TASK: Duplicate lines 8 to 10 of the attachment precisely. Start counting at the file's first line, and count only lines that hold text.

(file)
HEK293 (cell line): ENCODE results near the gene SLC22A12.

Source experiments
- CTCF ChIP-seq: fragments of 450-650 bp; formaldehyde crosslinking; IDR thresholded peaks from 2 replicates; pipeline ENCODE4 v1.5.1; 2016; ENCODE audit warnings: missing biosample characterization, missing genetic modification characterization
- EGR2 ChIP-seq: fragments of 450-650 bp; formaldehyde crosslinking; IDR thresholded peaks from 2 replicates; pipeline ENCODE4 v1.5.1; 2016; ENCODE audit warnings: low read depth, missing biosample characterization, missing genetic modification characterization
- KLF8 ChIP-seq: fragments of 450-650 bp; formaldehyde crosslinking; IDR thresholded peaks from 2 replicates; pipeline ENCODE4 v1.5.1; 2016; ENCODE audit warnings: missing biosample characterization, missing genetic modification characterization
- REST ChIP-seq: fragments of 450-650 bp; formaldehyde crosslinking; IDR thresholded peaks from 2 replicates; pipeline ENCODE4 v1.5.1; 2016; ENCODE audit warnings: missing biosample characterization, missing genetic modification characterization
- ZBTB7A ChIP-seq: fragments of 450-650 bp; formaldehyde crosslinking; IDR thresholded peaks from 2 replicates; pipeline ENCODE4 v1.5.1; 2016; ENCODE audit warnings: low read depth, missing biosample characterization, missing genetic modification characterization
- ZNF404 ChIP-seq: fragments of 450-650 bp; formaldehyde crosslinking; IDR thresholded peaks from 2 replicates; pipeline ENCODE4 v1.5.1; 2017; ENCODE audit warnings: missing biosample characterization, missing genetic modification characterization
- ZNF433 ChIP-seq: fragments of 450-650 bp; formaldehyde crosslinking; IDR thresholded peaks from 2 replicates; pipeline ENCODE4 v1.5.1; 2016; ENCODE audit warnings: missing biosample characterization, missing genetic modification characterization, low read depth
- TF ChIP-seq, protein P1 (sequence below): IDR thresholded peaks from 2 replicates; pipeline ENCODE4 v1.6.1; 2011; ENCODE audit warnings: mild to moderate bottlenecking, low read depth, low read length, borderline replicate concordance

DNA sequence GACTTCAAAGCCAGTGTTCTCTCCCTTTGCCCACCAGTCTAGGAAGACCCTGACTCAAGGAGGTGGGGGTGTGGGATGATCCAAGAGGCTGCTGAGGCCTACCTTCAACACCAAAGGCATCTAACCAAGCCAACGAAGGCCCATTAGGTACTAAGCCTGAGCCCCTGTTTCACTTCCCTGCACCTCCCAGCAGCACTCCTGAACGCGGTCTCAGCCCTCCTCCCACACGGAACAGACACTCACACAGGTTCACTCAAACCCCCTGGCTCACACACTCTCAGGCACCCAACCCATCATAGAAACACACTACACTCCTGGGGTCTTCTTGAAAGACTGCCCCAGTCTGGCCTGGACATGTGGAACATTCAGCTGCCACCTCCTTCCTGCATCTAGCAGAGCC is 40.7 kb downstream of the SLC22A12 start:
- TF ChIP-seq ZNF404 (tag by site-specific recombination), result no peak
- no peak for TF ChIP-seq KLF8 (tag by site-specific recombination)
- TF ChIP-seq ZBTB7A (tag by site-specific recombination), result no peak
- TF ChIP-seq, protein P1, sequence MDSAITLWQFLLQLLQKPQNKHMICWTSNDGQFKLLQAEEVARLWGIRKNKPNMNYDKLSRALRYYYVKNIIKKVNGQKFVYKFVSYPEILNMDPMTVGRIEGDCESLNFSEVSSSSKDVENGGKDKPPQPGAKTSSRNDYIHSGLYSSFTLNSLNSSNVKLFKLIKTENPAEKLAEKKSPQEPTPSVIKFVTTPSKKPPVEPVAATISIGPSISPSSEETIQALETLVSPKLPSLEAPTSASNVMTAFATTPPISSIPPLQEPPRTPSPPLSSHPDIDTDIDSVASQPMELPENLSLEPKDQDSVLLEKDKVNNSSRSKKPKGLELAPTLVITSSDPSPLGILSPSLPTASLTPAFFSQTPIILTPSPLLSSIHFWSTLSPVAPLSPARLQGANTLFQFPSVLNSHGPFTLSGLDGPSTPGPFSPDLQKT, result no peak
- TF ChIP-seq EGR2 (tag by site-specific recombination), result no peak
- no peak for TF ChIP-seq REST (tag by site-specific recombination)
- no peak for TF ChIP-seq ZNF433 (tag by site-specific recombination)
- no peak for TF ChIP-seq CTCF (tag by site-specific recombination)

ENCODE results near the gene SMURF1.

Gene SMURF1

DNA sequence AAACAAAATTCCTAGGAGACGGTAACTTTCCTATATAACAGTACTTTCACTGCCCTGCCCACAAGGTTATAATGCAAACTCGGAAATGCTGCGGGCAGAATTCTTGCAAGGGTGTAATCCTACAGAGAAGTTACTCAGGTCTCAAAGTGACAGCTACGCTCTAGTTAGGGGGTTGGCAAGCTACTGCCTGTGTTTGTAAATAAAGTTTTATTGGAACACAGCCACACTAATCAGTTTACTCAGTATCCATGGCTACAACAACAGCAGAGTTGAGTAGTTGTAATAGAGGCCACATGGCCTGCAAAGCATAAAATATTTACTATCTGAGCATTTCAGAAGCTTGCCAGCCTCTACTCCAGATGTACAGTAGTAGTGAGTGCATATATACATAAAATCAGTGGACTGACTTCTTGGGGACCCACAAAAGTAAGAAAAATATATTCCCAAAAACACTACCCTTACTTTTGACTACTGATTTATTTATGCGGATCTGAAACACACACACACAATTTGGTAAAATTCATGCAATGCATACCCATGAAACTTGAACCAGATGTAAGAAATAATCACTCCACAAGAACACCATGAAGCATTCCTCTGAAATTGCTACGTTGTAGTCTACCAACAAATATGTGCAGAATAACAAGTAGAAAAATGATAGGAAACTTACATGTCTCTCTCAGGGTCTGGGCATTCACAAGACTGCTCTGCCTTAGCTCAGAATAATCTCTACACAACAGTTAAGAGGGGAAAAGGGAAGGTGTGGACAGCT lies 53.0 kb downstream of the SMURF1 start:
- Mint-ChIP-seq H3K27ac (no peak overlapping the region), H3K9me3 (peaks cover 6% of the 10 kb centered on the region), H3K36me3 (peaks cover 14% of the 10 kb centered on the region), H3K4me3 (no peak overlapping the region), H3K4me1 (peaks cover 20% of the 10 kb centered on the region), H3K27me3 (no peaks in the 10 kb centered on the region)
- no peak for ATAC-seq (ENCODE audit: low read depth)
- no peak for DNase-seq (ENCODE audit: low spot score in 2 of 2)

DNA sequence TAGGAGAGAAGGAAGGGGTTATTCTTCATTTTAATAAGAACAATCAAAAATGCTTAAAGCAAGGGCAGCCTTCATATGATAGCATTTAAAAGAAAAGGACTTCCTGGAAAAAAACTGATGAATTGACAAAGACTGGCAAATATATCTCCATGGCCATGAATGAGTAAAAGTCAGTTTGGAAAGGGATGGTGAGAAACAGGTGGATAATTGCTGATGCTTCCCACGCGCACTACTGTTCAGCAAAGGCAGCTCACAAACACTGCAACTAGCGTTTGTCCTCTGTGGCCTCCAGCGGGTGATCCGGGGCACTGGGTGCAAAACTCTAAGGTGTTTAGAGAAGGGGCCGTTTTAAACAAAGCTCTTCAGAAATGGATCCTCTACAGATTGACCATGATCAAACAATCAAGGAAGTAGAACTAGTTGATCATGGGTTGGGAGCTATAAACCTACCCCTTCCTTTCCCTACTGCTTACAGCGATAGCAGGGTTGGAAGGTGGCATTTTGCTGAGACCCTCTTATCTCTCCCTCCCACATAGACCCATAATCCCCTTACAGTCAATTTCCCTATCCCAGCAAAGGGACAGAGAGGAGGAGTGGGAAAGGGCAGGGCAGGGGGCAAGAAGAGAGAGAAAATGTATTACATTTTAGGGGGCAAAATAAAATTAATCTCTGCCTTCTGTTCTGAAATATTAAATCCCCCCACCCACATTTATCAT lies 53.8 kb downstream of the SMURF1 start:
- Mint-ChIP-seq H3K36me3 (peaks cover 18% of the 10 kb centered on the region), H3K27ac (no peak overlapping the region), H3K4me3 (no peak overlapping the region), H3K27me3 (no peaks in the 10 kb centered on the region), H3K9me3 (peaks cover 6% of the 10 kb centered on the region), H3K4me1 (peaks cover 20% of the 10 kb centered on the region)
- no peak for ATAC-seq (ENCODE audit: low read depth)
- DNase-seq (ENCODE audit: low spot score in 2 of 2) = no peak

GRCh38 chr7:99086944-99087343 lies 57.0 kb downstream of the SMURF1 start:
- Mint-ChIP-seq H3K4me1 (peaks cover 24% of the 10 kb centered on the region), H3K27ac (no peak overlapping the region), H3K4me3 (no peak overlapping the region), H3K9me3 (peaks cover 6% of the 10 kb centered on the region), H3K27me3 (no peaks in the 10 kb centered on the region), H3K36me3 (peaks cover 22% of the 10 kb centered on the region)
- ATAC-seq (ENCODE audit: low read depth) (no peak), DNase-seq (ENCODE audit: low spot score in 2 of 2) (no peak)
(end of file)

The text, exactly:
- ZNF404 ChIP-seq: fragments of 450-650 bp; formaldehyde crosslinking; IDR thresholded peaks from 2 replicates; pipeline ENCODE4 v1.5.1; 2017; ENCODE audit warnings: missing biosample characterization, missing genetic modification characterization
- ZNF433 ChIP-seq: fragments of 450-650 bp; formaldehyde crosslinking; IDR thresholded peaks from 2 replicates; pipeline ENCODE4 v1.5.1; 2016; ENCODE audit warnings: missing biosample characterization, missing genetic modification characterization, low read depth
- TF ChIP-seq, protein P1 (sequence below): IDR thresholded peaks from 2 replicates; pipeline ENCODE4 v1.6.1; 2011; ENCODE audit warnings: mild to moderate bottlenecking, low read depth, low read length, borderline replicate concordance